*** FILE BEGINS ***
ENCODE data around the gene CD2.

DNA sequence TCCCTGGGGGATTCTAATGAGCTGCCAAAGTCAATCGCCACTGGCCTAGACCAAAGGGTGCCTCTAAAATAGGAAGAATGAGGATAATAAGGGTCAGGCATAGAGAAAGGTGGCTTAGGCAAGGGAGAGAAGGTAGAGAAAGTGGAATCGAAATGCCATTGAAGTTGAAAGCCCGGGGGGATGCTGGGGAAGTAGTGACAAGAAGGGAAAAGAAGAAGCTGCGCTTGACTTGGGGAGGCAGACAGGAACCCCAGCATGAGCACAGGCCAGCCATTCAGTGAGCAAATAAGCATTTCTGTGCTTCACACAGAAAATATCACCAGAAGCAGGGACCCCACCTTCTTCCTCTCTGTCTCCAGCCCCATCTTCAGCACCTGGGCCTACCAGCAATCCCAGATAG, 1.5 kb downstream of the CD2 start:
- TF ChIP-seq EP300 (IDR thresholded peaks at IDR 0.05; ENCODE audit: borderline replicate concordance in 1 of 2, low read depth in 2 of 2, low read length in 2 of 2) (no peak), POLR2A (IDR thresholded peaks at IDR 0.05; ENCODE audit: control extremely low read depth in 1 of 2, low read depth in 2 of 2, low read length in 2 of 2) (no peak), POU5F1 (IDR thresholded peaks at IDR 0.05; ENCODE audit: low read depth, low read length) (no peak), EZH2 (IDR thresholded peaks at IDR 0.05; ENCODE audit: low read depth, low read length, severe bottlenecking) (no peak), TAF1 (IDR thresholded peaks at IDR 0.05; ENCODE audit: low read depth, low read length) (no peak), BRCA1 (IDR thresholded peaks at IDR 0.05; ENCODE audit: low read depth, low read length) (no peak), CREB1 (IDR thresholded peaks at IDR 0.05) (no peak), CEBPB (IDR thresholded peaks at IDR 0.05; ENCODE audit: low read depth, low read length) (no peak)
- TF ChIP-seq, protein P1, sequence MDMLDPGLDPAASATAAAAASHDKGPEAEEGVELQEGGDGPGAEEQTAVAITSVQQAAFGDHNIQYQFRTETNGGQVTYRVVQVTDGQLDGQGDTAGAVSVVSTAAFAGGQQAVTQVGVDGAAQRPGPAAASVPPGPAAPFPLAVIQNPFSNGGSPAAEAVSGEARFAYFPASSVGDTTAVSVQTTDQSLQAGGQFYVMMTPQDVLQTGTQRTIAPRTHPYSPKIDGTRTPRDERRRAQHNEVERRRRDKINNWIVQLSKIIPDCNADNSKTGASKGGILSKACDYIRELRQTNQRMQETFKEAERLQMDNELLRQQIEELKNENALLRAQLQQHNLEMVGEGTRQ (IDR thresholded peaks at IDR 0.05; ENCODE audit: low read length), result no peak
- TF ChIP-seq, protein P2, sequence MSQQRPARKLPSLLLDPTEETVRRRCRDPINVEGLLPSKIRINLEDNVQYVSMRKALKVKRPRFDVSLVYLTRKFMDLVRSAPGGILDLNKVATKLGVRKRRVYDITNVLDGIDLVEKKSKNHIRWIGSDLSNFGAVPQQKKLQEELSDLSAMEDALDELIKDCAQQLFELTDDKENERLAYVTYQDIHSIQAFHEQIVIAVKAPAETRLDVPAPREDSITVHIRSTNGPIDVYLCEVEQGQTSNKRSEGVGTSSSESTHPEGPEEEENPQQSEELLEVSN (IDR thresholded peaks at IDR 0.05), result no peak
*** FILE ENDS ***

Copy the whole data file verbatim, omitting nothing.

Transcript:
ENCODE data around the gene CD2.

DNA sequence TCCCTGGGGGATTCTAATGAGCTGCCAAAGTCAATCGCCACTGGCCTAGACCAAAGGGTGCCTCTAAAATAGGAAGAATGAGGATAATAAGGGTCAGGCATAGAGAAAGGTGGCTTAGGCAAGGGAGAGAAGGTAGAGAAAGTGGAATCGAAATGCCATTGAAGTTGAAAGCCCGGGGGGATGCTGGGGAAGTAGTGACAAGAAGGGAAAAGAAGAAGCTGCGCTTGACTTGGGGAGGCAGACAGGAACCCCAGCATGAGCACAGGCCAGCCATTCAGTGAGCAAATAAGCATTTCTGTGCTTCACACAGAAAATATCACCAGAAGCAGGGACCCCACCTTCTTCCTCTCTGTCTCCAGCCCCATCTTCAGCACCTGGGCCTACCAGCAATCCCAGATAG, 1.5 kb downstream of the CD2 start:
- TF ChIP-seq EP300 (IDR thresholded peaks at IDR 0.05; ENCODE audit: borderline replicate concordance in 1 of 2, low read depth in 2 of 2, low read length in 2 of 2) (no peak), POLR2A (IDR thresholded peaks at IDR 0.05; ENCODE audit: control extremely low read depth in 1 of 2, low read depth in 2 of 2, low read length in 2 of 2) (no peak), POU5F1 (IDR thresholded peaks at IDR 0.05; ENCODE audit: low read depth, low read length) (no peak), EZH2 (IDR thresholded peaks at IDR 0.05; ENCODE audit: low read depth, low read length, severe bottlenecking) (no peak), TAF1 (IDR thresholded peaks at IDR 0.05; ENCODE audit: low read depth, low read length) (no peak), BRCA1 (IDR thresholded peaks at IDR 0.05; ENCODE audit: low read depth, low read length) (no peak), CREB1 (IDR thresholded peaks at IDR 0.05) (no peak), CEBPB (IDR thresholded peaks at IDR 0.05; ENCODE audit: low read depth, low read length) (no peak)
- TF ChIP-seq, protein P1, sequence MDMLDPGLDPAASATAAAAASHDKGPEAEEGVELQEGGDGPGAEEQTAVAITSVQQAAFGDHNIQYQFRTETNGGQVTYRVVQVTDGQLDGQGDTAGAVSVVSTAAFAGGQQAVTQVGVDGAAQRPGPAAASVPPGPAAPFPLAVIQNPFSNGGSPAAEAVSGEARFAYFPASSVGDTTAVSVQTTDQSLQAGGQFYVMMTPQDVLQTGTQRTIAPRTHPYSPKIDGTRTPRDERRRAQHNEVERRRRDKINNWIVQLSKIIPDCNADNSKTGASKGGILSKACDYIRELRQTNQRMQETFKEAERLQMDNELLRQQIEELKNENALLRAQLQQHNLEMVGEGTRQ (IDR thresholded peaks at IDR 0.05; ENCODE audit: low read length), result no peak
- TF ChIP-seq, protein P2, sequence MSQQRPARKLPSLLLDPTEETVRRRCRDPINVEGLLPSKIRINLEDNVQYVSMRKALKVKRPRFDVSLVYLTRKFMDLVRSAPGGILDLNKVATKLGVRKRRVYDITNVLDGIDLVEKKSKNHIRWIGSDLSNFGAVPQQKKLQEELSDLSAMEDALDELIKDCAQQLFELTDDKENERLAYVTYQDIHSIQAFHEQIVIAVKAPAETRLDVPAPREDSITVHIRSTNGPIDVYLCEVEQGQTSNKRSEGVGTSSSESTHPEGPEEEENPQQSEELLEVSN (IDR thresholded peaks at IDR 0.05), result no peak